Imagine a world where every girl goes to school, no girl is forced into early marriage, more women serve in parliament and positions of leadership, and laws are being reformed to promote gender equality. Sadly, this imagination is contrary to the real-world situation as gender inequalities are still deeply rooted in many societies. In several contexts, women and girls are denied access to basic education and health care. Women continue to be underrepresented at all levels of political leadership. They spend about three times as many hours in unpaid care and domestic work than men and they often have limited influence over important household decisions(1). Many women lack access to decent work and face occupational segregation and gender wage gaps. In 2017, women’s gross hourly earnings were on average 16.0% below those of men in the EU(2). This indicates that the issue of gender wage gap remains a major issue even in Western societies.
Harmful practices, such as child marriage, steal the childhood of 15 million girls below age 18 every year, while the COVID-19 lockdown further increasing domestic violence against women and girls in many countries(3).
The SDG5 aims to address these challenges to achieve gender equality and empower all women and girls. The goal seeks to end all forms of discrimination and violence against all women and girls and to promote equal rights and opportunities for women and men everywhere.
Unfortunately, progress made so far in trying to achieve gender equality and women’s and girls’ rights could be reversed by the effects of the COVID-19 pandemic(4), intensifying the existing inequalities across all sectors. Hence, achieving gender equality by 2030 requires urgent action to eliminate the many root causes (such as patriarchy, racism and stereotypes) of gender discrimination that still impede women’s rights in private and public spheres.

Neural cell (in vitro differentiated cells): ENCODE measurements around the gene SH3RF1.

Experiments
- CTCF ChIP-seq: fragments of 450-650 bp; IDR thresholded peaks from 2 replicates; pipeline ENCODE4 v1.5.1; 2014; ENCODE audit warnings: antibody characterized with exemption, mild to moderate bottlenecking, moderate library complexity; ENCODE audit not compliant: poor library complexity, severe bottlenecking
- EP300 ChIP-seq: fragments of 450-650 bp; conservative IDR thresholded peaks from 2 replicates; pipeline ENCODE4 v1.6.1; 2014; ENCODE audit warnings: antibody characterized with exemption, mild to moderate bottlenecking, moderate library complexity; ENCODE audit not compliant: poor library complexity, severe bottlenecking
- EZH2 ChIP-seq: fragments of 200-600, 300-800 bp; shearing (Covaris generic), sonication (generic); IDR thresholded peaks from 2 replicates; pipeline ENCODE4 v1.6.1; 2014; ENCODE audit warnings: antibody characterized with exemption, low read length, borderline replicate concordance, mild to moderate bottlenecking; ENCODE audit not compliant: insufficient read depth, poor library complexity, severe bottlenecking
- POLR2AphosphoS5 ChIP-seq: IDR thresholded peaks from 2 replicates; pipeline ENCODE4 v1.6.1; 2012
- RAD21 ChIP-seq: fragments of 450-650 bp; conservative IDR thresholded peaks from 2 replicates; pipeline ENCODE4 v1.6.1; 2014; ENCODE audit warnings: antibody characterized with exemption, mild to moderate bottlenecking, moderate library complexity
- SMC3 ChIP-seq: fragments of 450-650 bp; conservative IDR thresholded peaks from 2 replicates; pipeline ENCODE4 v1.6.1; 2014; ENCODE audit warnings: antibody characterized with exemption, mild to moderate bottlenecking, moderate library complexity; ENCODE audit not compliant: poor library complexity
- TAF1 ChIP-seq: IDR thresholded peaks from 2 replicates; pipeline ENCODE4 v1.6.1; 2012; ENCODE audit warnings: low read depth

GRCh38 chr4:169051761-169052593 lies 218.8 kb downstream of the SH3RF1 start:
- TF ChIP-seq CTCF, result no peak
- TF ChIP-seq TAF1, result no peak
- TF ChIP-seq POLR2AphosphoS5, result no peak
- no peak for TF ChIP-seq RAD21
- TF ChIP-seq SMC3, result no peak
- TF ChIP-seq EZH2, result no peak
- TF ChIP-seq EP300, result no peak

The vital role of women and the need for their full and equal participation at all levels of society and political leadership should be reemphasised and explicitly discussed across all sectors. Fair representation of women in pandemic-related roles, from community to policymaking levels, is essential. In addition, the need to curb archaic cultural practices and harmful laws that limit the rights of women and girls need to be considered as a vital focus of gender campaigns and programs.
Find our more: https://sdgs.un.org/goals/goal5
(1) United Nations(UN): The Sustainable Development Goal Report, 2020 (p. 35).
(2) European Commission (EC): SustainableDevelopment in the European Union, 2019 (p. 117).
(3) United Nations (UN):The SustainableDevelopment Goal Report, 2020 (p. 34).
(4) UN Women: Policy Brief TheImpact of COVID-19 on Women, 2020.